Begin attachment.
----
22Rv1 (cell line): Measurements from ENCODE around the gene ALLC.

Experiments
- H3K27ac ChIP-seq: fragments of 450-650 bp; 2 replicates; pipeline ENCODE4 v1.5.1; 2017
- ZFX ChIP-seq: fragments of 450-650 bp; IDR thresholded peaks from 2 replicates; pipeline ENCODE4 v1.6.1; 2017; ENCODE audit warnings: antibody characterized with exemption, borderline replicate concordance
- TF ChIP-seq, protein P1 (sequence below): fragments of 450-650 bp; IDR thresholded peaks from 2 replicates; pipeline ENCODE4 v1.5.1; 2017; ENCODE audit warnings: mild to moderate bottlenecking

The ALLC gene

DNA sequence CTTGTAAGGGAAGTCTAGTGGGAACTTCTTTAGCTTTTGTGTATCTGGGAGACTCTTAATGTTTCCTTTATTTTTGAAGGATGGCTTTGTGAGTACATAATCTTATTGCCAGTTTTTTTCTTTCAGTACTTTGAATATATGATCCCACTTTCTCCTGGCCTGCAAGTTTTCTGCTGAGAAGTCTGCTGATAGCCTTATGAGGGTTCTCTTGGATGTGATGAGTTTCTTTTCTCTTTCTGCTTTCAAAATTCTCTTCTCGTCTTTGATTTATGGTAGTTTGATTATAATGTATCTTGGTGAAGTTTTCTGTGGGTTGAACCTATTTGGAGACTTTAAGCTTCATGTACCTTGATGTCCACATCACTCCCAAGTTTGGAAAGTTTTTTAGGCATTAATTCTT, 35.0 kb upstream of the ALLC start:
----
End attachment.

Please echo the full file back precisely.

22Rv1 (cell line): Measurements from ENCODE around the gene ALLC.

Experiments
- H3K27ac ChIP-seq: fragments of 450-650 bp; 2 replicates; pipeline ENCODE4 v1.5.1; 2017
- ZFX ChIP-seq: fragments of 450-650 bp; IDR thresholded peaks from 2 replicates; pipeline ENCODE4 v1.6.1; 2017; ENCODE audit warnings: antibody characterized with exemption, borderline replicate concordance
- TF ChIP-seq, protein P1 (sequence below): fragments of 450-650 bp; IDR thresholded peaks from 2 replicates; pipeline ENCODE4 v1.5.1; 2017; ENCODE audit warnings: mild to moderate bottlenecking

The ALLC gene

DNA sequence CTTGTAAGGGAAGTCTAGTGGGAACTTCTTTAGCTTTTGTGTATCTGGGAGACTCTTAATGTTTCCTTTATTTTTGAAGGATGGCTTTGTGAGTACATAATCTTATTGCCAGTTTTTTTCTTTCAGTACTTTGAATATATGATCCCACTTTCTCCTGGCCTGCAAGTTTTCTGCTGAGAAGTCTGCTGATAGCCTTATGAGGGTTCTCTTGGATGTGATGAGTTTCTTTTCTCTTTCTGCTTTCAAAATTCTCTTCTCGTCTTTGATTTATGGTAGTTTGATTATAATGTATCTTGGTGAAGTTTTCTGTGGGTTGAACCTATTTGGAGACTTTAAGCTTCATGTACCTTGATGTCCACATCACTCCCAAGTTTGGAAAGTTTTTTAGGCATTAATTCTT, 35.0 kb upstream of the ALLC start: